If you are getting married outside, talk with your venue about where the sun will be located during your ceremony. There’s nothing worse than squinting through your vows! Trees and other natural canopies can be great ways to control the light that will be falling on you and your bridal party during the ceremony.

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 Ideal Time Allotment: 20-30 minutes (3-4 minutes per group combination)

Ideal Time of the Day: Just After the Ceremony – central location

Ideal Location: Predetermined location in close proximity to the ceremony site

Family photos and the time they take to achieve are all about your priorities as a couple. Sure, these likely won't be the most creative shots in the world, but if photos with your family is at the top of your priority list then by all means – plan for that! Experience tells me that it’s often best to plan for as few combinations of photos that will still cover everyone that you’d like photographed. Be sure to provide a list of all the family photos that you’d like taken so that I can be sure that we get all the combinations that you’d like! Family photos (especially if they involve extended family members) are usually taken just after the ceremony – so it can be particularly helpful if the officiant reminds the family to meet at a pre-determined location for photos before uncle Bob runs off to the open bar.

Ideal Time Allotment: 60-90 minutes (Depending on Remaining Photos)

Ideal Time of the day: Afternoon/Evening, After the Ceremony

Ideal Location: Scenic and Private Area Away from Guests

The schedule of your cocktail hour will largely be determined by how much photography we’ve already taken care of before your ceremony. If you’ve chosen not to do a first look, the cocktail will be our prime opportunity for your portraits, bridal party shots, and family photos. I suggest photographing family first, bridal party second, and your portraits third. It’s always easier to push the clock a little bit if it’s just the three of us. I’ll be sure to get you to the reception as soon as possible though! If you have had a first look, I’d certainly still recommend using this time to take some more portraits (perhaps in a different location and time of day). Any remaining time can be spent sipping cocktails with your guests and eating those fancy finger foods you picked out ;)

Ideal Time Allotment: 2-4 hours (Depending on your schedule)

Ideal Time of the Day: Afternoon/Evening, After Ceremony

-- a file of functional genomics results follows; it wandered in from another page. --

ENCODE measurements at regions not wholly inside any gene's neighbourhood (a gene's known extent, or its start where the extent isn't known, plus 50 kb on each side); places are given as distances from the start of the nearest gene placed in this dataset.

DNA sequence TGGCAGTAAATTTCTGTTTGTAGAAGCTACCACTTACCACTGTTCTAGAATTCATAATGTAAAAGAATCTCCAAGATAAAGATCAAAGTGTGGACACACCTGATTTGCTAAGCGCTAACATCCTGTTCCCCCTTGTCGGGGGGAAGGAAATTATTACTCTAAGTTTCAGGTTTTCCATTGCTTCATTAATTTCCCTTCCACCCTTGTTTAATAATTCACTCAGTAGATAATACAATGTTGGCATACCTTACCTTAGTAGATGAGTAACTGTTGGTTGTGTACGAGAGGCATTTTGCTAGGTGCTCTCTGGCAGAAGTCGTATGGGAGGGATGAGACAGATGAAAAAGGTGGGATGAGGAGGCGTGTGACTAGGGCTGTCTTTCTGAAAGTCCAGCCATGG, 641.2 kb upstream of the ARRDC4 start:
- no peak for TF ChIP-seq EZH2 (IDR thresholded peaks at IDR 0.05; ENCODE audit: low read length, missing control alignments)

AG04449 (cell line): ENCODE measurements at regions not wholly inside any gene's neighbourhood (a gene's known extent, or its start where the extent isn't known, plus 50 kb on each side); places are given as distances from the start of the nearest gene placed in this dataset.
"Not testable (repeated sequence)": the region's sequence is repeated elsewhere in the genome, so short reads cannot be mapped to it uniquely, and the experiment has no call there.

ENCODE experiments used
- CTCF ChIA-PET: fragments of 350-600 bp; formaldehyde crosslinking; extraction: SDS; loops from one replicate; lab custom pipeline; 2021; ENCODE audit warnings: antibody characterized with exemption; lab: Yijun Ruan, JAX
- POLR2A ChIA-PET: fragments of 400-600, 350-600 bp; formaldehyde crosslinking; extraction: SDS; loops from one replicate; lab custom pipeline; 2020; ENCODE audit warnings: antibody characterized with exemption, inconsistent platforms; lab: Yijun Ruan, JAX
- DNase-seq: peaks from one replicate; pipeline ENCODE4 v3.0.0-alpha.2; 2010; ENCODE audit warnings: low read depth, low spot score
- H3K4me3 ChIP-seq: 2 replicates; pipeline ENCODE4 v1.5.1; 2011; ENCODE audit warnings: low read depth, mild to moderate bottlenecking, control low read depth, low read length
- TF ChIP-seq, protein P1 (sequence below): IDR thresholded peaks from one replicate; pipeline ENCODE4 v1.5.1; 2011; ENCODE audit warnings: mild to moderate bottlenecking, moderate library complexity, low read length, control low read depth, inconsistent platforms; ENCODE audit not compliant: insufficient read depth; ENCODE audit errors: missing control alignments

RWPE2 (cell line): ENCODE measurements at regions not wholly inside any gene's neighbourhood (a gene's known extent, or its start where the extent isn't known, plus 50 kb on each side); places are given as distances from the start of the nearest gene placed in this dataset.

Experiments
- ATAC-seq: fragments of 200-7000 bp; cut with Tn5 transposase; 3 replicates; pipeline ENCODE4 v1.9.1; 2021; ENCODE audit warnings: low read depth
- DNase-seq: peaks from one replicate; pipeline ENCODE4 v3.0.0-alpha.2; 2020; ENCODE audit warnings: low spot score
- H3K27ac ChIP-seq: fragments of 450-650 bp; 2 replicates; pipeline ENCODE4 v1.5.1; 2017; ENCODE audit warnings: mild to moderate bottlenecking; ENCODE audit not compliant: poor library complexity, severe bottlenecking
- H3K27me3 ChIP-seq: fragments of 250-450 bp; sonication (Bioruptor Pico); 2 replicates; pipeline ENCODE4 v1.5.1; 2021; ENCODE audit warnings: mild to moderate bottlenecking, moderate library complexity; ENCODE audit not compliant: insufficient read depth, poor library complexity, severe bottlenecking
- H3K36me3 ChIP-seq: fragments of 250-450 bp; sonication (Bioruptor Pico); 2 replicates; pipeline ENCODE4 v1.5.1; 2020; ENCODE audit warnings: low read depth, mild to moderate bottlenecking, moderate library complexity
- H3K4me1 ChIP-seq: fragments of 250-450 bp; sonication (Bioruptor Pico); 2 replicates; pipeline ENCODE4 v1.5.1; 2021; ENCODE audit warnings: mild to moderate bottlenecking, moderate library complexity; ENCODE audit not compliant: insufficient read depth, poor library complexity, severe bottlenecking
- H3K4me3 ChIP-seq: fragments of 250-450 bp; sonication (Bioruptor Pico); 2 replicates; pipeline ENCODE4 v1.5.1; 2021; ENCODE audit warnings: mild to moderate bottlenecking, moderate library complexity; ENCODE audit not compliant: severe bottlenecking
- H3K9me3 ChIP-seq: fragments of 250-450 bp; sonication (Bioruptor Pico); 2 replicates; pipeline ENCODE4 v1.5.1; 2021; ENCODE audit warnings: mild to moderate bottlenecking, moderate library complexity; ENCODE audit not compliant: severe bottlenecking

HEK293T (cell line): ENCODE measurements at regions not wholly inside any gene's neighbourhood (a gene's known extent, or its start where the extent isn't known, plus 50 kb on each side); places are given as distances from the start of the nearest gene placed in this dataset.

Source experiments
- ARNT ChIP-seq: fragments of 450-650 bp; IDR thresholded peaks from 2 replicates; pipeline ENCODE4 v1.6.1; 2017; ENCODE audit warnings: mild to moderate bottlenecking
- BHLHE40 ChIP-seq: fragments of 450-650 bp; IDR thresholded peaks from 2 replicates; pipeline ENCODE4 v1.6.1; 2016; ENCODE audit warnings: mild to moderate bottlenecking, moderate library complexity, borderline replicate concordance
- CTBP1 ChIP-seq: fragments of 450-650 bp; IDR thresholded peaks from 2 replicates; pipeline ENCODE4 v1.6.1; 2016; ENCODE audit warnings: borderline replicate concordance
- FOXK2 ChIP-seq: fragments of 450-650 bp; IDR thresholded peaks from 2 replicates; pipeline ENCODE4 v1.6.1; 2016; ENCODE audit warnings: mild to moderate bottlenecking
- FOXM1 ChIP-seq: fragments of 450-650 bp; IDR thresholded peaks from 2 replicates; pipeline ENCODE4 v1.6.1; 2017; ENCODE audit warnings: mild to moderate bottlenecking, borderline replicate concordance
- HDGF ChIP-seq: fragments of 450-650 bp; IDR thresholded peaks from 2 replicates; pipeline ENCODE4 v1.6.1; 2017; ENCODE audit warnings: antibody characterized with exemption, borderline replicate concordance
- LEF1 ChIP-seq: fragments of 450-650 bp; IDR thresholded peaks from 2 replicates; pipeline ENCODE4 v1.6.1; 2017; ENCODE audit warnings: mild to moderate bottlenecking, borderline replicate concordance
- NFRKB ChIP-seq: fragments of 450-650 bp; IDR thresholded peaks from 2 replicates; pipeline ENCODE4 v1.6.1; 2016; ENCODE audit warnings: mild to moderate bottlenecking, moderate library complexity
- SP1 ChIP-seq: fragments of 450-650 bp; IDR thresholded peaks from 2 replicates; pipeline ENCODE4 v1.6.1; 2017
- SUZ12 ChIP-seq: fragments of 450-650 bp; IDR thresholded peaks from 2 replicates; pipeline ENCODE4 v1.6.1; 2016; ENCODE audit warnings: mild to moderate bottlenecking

Ideal Location: Venue, Tent, Backyard, Mountaintop?

There are a million different ways to do your wedding reception. Some are in ballrooms, others are in backyards. Some have toasts and dancing, others are a bonfire on the beach. Whatever you choose for your own reception will be perfect -- just make sure that it feels like you. It’s rare to have a chance to hang out with all of your favorite people all at once – so live it up!

Wedding receptions are full of fantastic moments that are all worth preserving. Grandma might be doing her thang on the dance floor, your best friend might be giving a speech through laughs and tears, and your baby cousin might be trying to sneak a drink at the bar. If there are particular moments in the reception that you know you want a photo of (first dances, toasts, etc.) – just be sure to provide a schedule of the night so that I can make sure I’m ready and in position.

Ideal Time Allotment: 10-15 minutes

Ideal Time of Day: Sunset/Twilight

Ideal Location: Somewhere Awesome that I’ll have picked out

Receptions often happen during the best light of the day. When possible, I like to plan an extra 10-15 minutes to borrow my couples from their reception when nobody is noticing. I’ll often step out during dinner to find an awesome location where the light is just right. This gives me a chance to plan a few shots and get creative. I’ve found that these are often the best photos from the day. By this point you’ll have forgotten all the nerves from earlier in the day, and these photos can just be all about having fun as you get ready to dance the night away.

Phew! There you have it. There’s my take on how to prepare well for your wedding photos. In the midst of all this planning, remember that at the end of day, your wedding is about celebrating your love. Your love is more important than your décor. Your love is more important than rain or shine. Your love is more important than a sunset. And your love is more important than my photos. I know this is stressful, but I can’t wait to celebrate with you!


Please don’t hesitate to reach out with any questions that you have!